The staff at Alto Atacama provide the best service I think I have ever had the pleasure of experiencing. All of them over-the-top friendly and personable. So yesterday the excursion leader convinced Ger and I to take on the full day walk hike to the Soncor & Chaxa Lagoon. An 8:30 am departure and we were off with one other, Brazilian couple with ample hiking experience (they have been to base camp at Everest). We had a 180 km drive to the trailhead (mostly pavement with maybe 30 minutes of pretty decent gravel with the occasional section washed away by the rains).
We passed the Observatorio Alma, the highest astronomic observatory of the world at 5,000 meters above sea level, an astronomical interferometer of radio telescopes. ALMA is an international partnership among Europe, the United States, Canada, Japan, South Korea, Taiwan, and Chile. Costing about US$1.4 billion, it is the most expensive ground-based telescope in operation. Yay Canada! In Greenall terms, they are analyzing very tiny waves of the universe, trying to study the formation of the sun and stars (in a nutshell looking for scientific proof of Big Bang Theory, Sheldon and his crew would love this shit!).
We had a brief pit stop in Tocoano (Greenall Travel Tip – never pass up the opportunity to use a clean bathroom, even if you don’t have to really go), a small village that is actually an oasis in the middle of the moonscape (the landscape here is odd beyond description).
Finally we arrived at our destination, off the beaten track (literally) the 4 of us unloaded at 4,000 m above sea hiked down to (3,800 m) the most amazing lagoon and salt flat with the snow peaked Andes in the background for a surreal hike along it’s shore. We ended with a gradual climb back up to 4,200 m. I get that 400 m doesn’t sound like much but at ~12,000 feet (Calgary is 3,400 feet for those who were wondering) it is a slow and steady walk.
The pièce de résistance was once back up at 4,200 m (~14,00 feet) we looked out over the most picturesque salt flat, a vast salt plain covering around 8,000km2 in the heart of the Atacama Desert, not only a salt plain but also a salt hot spring (more tomorrow on the geothermal activity here and sulphur (in a nutshell Chile has lots of sulphur and used to mine for it but that has ceased (considering Alberta has it stacked like hay and is free to a good home may be a reason))). Breathtaking. The pictures don’t do it justice.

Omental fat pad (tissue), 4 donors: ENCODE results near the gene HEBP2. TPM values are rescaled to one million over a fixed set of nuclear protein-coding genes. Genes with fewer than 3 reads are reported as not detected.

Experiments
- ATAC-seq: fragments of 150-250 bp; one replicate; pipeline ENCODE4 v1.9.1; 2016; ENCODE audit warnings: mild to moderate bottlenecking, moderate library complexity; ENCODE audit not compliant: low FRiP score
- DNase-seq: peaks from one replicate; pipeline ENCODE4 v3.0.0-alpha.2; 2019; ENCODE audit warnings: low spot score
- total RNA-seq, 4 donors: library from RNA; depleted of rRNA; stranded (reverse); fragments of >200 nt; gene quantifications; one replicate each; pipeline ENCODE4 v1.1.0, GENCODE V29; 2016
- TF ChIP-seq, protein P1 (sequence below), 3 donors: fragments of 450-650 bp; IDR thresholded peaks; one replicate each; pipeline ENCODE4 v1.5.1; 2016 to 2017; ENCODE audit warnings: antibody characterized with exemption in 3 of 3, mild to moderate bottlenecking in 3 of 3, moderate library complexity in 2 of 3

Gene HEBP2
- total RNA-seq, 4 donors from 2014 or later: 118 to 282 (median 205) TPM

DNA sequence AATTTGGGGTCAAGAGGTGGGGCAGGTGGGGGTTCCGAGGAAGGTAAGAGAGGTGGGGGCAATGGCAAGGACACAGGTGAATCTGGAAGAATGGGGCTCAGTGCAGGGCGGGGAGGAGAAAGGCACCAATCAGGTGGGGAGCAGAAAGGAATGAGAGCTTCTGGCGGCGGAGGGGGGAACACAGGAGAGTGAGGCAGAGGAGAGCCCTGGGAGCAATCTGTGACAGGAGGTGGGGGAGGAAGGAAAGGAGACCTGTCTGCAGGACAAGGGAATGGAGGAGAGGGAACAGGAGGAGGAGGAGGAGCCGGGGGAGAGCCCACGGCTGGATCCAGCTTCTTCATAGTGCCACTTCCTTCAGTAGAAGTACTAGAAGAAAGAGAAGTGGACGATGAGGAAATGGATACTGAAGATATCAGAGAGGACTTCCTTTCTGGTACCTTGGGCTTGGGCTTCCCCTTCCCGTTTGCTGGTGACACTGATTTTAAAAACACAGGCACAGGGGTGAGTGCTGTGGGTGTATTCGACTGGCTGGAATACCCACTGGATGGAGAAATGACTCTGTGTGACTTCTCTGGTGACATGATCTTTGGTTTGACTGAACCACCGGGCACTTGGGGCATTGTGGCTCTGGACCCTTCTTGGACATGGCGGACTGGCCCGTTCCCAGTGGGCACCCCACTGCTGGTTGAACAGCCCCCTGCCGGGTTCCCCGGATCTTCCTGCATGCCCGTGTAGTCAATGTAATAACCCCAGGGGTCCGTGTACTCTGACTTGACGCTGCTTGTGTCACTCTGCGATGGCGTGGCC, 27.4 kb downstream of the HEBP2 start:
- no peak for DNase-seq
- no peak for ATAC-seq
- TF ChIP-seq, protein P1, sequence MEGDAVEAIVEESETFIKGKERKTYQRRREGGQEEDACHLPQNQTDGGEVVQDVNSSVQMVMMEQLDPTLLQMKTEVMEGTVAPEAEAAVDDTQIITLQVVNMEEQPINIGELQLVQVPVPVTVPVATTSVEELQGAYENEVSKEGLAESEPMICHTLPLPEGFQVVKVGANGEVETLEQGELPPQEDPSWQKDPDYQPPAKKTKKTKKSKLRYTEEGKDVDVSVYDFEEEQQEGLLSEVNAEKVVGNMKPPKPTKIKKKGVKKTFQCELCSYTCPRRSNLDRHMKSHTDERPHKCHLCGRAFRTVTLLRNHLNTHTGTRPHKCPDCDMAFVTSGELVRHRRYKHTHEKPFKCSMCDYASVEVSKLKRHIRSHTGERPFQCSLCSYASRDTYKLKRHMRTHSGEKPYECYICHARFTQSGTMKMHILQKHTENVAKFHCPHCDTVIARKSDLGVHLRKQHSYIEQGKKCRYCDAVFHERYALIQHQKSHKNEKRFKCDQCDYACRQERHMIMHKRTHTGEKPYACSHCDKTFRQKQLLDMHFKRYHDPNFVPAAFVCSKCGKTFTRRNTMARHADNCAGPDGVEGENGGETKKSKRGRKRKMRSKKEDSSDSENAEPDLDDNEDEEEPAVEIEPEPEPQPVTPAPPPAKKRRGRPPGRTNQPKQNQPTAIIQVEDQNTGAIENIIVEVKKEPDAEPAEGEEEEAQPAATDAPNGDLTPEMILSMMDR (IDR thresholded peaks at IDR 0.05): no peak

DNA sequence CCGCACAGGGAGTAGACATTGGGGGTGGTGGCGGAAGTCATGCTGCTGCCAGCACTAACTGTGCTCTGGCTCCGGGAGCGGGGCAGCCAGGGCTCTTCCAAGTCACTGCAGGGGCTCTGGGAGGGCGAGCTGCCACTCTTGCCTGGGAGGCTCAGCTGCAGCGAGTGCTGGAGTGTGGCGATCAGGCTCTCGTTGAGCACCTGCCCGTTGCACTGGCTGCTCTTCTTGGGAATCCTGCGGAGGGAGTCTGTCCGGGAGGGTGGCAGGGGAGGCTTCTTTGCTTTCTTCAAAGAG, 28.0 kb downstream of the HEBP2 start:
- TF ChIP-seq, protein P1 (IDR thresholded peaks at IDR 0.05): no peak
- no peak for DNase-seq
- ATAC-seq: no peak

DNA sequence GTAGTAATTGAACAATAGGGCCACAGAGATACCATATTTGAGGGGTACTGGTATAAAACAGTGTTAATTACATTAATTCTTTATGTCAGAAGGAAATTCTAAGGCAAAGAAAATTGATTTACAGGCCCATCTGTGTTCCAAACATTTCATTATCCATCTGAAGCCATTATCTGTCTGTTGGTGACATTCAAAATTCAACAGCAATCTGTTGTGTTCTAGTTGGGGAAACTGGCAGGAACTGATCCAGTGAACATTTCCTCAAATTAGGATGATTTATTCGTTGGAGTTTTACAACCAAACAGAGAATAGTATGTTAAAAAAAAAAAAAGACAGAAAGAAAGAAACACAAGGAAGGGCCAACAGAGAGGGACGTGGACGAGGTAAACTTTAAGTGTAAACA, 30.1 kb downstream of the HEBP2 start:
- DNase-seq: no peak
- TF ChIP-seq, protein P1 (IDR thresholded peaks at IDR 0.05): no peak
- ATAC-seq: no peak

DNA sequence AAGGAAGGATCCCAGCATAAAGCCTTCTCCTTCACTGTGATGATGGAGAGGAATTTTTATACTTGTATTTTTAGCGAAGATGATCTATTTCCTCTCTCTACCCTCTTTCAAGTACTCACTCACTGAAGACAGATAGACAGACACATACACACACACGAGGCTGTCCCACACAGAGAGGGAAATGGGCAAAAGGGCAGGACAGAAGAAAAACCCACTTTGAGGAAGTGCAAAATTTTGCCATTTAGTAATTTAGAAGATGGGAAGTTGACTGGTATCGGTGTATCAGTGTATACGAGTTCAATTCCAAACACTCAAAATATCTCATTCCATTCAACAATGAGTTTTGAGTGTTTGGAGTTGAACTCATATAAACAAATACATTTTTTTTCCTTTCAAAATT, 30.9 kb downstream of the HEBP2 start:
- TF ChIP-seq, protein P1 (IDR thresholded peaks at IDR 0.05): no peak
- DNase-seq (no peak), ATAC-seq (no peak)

We were able to see the little bit of wildlife the region has to offer including the vicuña, a lama looking animal (related to the camel) that live at high altitudes (3,200 – 4,800 m or above). Vicuñas produce small amounts of extremely fine wool, which is very expensive because the animal can only be shorn every three years, and has to be caught from the wild. They were almost extinct from the over hunting (population down to 6,000 according to Wikipedia (which is my number one source of information)) but now number 350,000. In addition to the vicuña we also had the privilege of seeing two different species of flamingos in the lagoon on the salt flat. We saw both the Chilean Flamingo (all pink) and the Andean Flamingo (has a black tail and is supposed to be one of the rarest in the world (again Wikipedia)).
We returned via the same route back to our lovely hotel, the skies have cleared a little so hopefully tonight some stars. Either way this place has already surpassed any and all of my expectations.
Stopped by the bar on our way to our room for a cold one and met our doppelganger bartender (oil & gas CEO I know in Calgary) and a steam in the spa before heading for another round at the trough (the food here has been outstanding, Betty Ford and Jenny Craig put me on your waiting list).
Until next time,
PS – the reason the post is called the Tropic of Capricorn is we crossed it both on the way to the hike and back. The Tropic of Capricorn is the circle of latitude that contains the subsolar point on the December solstice. The Tropic of Capricorn is one of the five major circles of latitude that mark maps of the Earth. As of 27 February 2017, its latitude is 23°26′13.4″ (or 23.43706°) south of the equator, but it is very gradually moving northward, currently at the rate of 0.47 arcseconds, or 15 metres, per year. The Tropic of Capricorn is so named because, when it was named about 2,000 years ago, the sun was also in the direction of the constellation Capricornus (capricorn is Latin for goat horn) at the December solstice.